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Old Yesterday, 10:22 AM   #31
A. G. Maisey
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No Rasdan.

I'm going to post a pic of a blade I did about 55 years ago as soon as I can find it, you can judge for yourself.
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Old Yesterday, 02:52 PM   #32
Green
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Not to belabour the point, but I need a little clarification about the 'warangan culture' for the malay area.

I believe the warangan process is done on javanese blades periodically whenever the blade is cleaned. But this is not so in the case of Malay blades... i.e it may be stained using sulphur etc during the initial making process, but subsequently cleaning is only done using lime juice etc without further staining using warangan.

Is my understanding correct? If this is so, this essentially mean that 'warangan' is not a part of malay keris culture as I understand it. Hence any blades that show obvious warangan is most likely not a malay blade. Hence my original point.
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Old Yesterday, 04:58 PM   #33
David
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Quote:
Originally Posted by Green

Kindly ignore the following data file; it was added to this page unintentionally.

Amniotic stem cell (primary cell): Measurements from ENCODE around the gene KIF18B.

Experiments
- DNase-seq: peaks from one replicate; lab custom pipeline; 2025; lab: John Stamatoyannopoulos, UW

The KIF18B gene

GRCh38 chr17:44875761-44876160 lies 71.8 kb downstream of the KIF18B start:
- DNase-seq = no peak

Not to belabour the point, but I need a little clarification about the 'warangan culture' for the malay area.

I believe the warangan process is done on javanese blades periodically whenever the blade is cleaned. But this is not so in the case of Malay blades... i.e it may be stained using sulphur etc during the initial making process, but subsequently cleaning is only done using lime juice etc without further staining using warangan.

Is my understanding correct? If this is so, this essentially mean that 'warangan' is not a part of malay keris culture as I understand it. Hence any blades that show obvious warangan is most likely not a malay blade. Hence my original point.

Well if you will forgive me for belabouring the point, in post #20 Gustav has give a quote from an academic journal for 1839 that clearly establishes that warangan was considered a part of the process by at least some Malay keris owners at that time.
Then Rasdan, in post # 28 gives a quote for a conversation with a Malay keris dealer in a book from 1916 where he clearly describes the use of arsenic to raise pamor pattern.
Did you not read these posts or do you simply choose not to believe them? They seem to more than imply that at least in some areas of the Malayan world at those times warangan was known, accessible and used. I do tend to agree that at this current time this is not seen as a common process in that Malay keris culture. But obviously it once was.
I will also say again that it is also not possible to identify the origin of a blade based solely upon whether or not that blade has been stained. It is quite possible that even in our current era where it is not in fashion to stain Malay keris, a new owner of said keris, possibly one who lives outside that culture, might choose to stain that blade out of their own personal preference. That doesn't then change the origin of the blade. It would still be a Malay blade that has been stained, no?
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